EA plans expansion in renewable power and EV sector

Picture courtesy of Bangkok Post

Renewable energy and electric vehicle (EV) developer, Energy Absolute Plc (EA), is set to expand its power business. The decision comes after a pause in the introduction of new projects since 2019. Currently, the firm’s wind and solar farms generate a capacity of 664 megawatts.

The company’s CEO, Somphote Ahunai, noted in a 2020 interview that EA diversified into EV-related businesses when the government-granted feed-in tariff for renewable power operators turned out to be lower than anticipated. This tariff was intended to promote the use of clean energy.

EA Executive Vice-President Vasu Klomkliang stated that the company sees new potential for revenue in renewable energy development. In a bid to capitalise on this opportunity, EA will collaborate with a Chinese company on a new project, the specifics of which will be finalised by mid-year.

Vasu also stated that the company’s focus will be on the development of rooftop solar power, solar farms, and waste-to-energy businesses. The company’s EV battery production facility is well-suited to support the solar power business, as the factory can produce stationary batteries for use with solar panels.

“We expect the government’s new national alternative energy development plan to promote more development of solar farms with energy storage systems. This will be a business opportunity for our battery factory.”

In the waste-to-energy sector, EA has already secured a solid waste management project in the Ko Lan area of Chon Buri and a 9.9MW waste-fired power plant project in Phuket.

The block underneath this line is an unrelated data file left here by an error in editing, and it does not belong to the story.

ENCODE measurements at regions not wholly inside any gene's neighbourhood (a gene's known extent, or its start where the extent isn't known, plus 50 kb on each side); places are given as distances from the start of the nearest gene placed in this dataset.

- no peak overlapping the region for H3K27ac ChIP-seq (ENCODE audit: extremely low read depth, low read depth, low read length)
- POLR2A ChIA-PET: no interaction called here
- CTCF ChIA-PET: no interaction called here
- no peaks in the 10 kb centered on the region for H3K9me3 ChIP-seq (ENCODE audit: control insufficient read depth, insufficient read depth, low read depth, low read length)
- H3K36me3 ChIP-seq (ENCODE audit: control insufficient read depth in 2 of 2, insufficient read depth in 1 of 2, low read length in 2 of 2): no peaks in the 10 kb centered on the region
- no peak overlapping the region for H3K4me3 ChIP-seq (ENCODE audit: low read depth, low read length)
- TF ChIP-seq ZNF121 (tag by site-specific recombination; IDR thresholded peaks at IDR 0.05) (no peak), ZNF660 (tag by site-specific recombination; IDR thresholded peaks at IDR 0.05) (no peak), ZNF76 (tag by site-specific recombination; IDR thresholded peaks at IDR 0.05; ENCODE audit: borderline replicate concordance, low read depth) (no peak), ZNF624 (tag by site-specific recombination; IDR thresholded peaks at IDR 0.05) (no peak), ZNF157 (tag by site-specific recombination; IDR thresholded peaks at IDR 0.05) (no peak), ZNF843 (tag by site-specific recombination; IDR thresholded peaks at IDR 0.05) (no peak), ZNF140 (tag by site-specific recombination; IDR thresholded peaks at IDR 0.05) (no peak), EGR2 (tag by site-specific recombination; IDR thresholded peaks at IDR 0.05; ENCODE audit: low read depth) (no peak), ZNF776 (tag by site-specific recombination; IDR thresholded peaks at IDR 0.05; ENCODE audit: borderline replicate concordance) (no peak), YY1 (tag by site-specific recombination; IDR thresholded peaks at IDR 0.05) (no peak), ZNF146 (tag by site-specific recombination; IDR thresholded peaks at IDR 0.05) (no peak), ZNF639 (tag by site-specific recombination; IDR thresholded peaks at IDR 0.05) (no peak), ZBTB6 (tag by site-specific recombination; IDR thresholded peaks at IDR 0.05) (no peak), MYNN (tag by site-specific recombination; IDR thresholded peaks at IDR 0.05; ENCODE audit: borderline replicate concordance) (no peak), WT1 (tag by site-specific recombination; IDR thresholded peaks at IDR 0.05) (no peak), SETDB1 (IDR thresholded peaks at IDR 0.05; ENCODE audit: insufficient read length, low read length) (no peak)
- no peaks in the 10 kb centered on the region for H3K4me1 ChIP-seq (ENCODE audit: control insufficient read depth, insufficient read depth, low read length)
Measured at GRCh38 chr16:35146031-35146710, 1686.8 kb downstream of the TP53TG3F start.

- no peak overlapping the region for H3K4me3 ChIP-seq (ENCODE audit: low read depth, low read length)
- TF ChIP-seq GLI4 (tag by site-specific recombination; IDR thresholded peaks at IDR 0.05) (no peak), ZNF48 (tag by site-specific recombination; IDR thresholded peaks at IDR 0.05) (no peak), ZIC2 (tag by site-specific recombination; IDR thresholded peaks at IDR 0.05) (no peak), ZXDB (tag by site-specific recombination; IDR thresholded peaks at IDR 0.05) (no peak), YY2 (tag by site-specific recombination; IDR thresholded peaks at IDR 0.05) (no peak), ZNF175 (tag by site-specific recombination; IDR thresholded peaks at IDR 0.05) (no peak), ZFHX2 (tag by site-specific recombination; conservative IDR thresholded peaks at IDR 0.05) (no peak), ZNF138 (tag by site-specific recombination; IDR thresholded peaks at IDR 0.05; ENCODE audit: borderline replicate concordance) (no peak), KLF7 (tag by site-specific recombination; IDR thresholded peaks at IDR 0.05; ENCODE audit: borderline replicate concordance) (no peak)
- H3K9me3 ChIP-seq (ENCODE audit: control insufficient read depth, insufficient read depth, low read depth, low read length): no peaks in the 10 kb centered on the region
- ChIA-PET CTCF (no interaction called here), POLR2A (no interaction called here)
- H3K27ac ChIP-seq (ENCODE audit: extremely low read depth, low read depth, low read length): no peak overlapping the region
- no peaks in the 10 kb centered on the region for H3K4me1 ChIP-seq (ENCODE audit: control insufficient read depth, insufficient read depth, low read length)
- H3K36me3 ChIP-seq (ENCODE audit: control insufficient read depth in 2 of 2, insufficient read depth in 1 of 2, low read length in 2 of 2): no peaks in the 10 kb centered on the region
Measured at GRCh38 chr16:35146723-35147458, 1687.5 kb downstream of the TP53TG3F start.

Furthermore, the company plans to participate in a new round of auctions for power projects under the second phase of the state renewable scheme. This scheme has a capacity of 3.6 gigawatts.

By 2024, EA anticipates its revenue to increase by 5 to 10%, from the 27.5 billion baht (US$ 771 million) it earned last year. Despite expecting to lose 4 billion baht (US$ 112 million) in revenue due to the expiry of the adder tariff given to some of its renewable power generation facilities, EA believes the loss will be offset by new purchase orders of electric buses and trucks assembled by the company.

In the previous year, renewable energy constituted 40% of EA’s total revenue. Of the rest, 37% came from EVs and batteries, 16% from biodiesel, and the remaining from other ventures, including investments in other companies, reported Bangkok Post.

The company projects that revenue from EVs and batteries will rise to constitute 50% of the total in the coming years.

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Alex Morgan

Alex is a 42-year-old former corporate executive and business consultant with a degree in business administration. Boasting over 15 years of experience working in various industries, including technology, finance, and marketing, Alex has acquired in-depth knowledge about business strategies, management principles, and market trends. In recent years, Alex has transitioned into writing business articles and providing expert commentary on business-related issues. Fluent in English and proficient in data analysis, Alex strives to deliver well-researched and insightful content to readers, combining practical experience with a keen analytical eye to offer valuable perspectives on the ever-evolving business landscape.

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